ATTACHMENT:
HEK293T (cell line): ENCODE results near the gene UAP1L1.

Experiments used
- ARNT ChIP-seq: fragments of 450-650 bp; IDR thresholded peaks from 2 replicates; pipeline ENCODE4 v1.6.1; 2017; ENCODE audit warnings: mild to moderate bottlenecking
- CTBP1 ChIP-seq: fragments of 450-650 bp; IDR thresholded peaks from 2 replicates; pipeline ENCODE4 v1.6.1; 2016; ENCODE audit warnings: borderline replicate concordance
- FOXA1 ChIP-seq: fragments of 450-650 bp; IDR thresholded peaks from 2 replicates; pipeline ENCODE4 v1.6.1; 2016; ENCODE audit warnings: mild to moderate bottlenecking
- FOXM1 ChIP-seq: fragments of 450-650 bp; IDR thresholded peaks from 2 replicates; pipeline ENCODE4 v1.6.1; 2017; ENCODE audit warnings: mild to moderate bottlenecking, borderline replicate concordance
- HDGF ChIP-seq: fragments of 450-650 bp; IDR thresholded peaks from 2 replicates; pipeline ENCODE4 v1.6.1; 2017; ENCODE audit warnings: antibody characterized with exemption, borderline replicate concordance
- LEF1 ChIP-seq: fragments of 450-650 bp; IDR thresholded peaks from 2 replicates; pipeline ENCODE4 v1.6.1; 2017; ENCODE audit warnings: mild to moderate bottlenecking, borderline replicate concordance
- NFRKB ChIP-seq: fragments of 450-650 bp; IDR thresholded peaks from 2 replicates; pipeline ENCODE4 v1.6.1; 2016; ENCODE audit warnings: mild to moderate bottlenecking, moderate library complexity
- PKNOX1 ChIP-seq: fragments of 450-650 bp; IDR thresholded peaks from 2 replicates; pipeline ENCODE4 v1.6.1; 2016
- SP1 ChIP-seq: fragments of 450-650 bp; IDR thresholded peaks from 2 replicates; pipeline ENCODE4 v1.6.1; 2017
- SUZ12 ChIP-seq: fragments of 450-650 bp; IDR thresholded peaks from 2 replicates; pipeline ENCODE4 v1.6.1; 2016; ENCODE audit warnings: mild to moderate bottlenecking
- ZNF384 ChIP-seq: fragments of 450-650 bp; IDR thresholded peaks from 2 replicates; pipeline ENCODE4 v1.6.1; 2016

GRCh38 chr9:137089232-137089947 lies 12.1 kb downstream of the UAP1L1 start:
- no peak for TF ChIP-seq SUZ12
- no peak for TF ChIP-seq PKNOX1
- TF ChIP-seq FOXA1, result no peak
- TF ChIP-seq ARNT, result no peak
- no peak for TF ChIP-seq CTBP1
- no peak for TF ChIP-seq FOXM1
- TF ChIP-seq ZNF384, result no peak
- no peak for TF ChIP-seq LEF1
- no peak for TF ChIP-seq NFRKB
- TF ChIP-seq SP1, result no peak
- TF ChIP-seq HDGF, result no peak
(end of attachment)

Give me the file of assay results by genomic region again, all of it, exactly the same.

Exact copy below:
HEK293T (cell line): ENCODE results near the gene UAP1L1.

Experiments used
- ARNT ChIP-seq: fragments of 450-650 bp; IDR thresholded peaks from 2 replicates; pipeline ENCODE4 v1.6.1; 2017; ENCODE audit warnings: mild to moderate bottlenecking
- CTBP1 ChIP-seq: fragments of 450-650 bp; IDR thresholded peaks from 2 replicates; pipeline ENCODE4 v1.6.1; 2016; ENCODE audit warnings: borderline replicate concordance
- FOXA1 ChIP-seq: fragments of 450-650 bp; IDR thresholded peaks from 2 replicates; pipeline ENCODE4 v1.6.1; 2016; ENCODE audit warnings: mild to moderate bottlenecking
- FOXM1 ChIP-seq: fragments of 450-650 bp; IDR thresholded peaks from 2 replicates; pipeline ENCODE4 v1.6.1; 2017; ENCODE audit warnings: mild to moderate bottlenecking, borderline replicate concordance
- HDGF ChIP-seq: fragments of 450-650 bp; IDR thresholded peaks from 2 replicates; pipeline ENCODE4 v1.6.1; 2017; ENCODE audit warnings: antibody characterized with exemption, borderline replicate concordance
- LEF1 ChIP-seq: fragments of 450-650 bp; IDR thresholded peaks from 2 replicates; pipeline ENCODE4 v1.6.1; 2017; ENCODE audit warnings: mild to moderate bottlenecking, borderline replicate concordance
- NFRKB ChIP-seq: fragments of 450-650 bp; IDR thresholded peaks from 2 replicates; pipeline ENCODE4 v1.6.1; 2016; ENCODE audit warnings: mild to moderate bottlenecking, moderate library complexity
- PKNOX1 ChIP-seq: fragments of 450-650 bp; IDR thresholded peaks from 2 replicates; pipeline ENCODE4 v1.6.1; 2016
- SP1 ChIP-seq: fragments of 450-650 bp; IDR thresholded peaks from 2 replicates; pipeline ENCODE4 v1.6.1; 2017
- SUZ12 ChIP-seq: fragments of 450-650 bp; IDR thresholded peaks from 2 replicates; pipeline ENCODE4 v1.6.1; 2016; ENCODE audit warnings: mild to moderate bottlenecking
- ZNF384 ChIP-seq: fragments of 450-650 bp; IDR thresholded peaks from 2 replicates; pipeline ENCODE4 v1.6.1; 2016

GRCh38 chr9:137089232-137089947 lies 12.1 kb downstream of the UAP1L1 start:
- no peak for TF ChIP-seq SUZ12
- no peak for TF ChIP-seq PKNOX1
- TF ChIP-seq FOXA1, result no peak
- TF ChIP-seq ARNT, result no peak
- no peak for TF ChIP-seq CTBP1
- no peak for TF ChIP-seq FOXM1
- TF ChIP-seq ZNF384, result no peak
- no peak for TF ChIP-seq LEF1
- no peak for TF ChIP-seq NFRKB
- TF ChIP-seq SP1, result no peak
- TF ChIP-seq HDGF, result no peak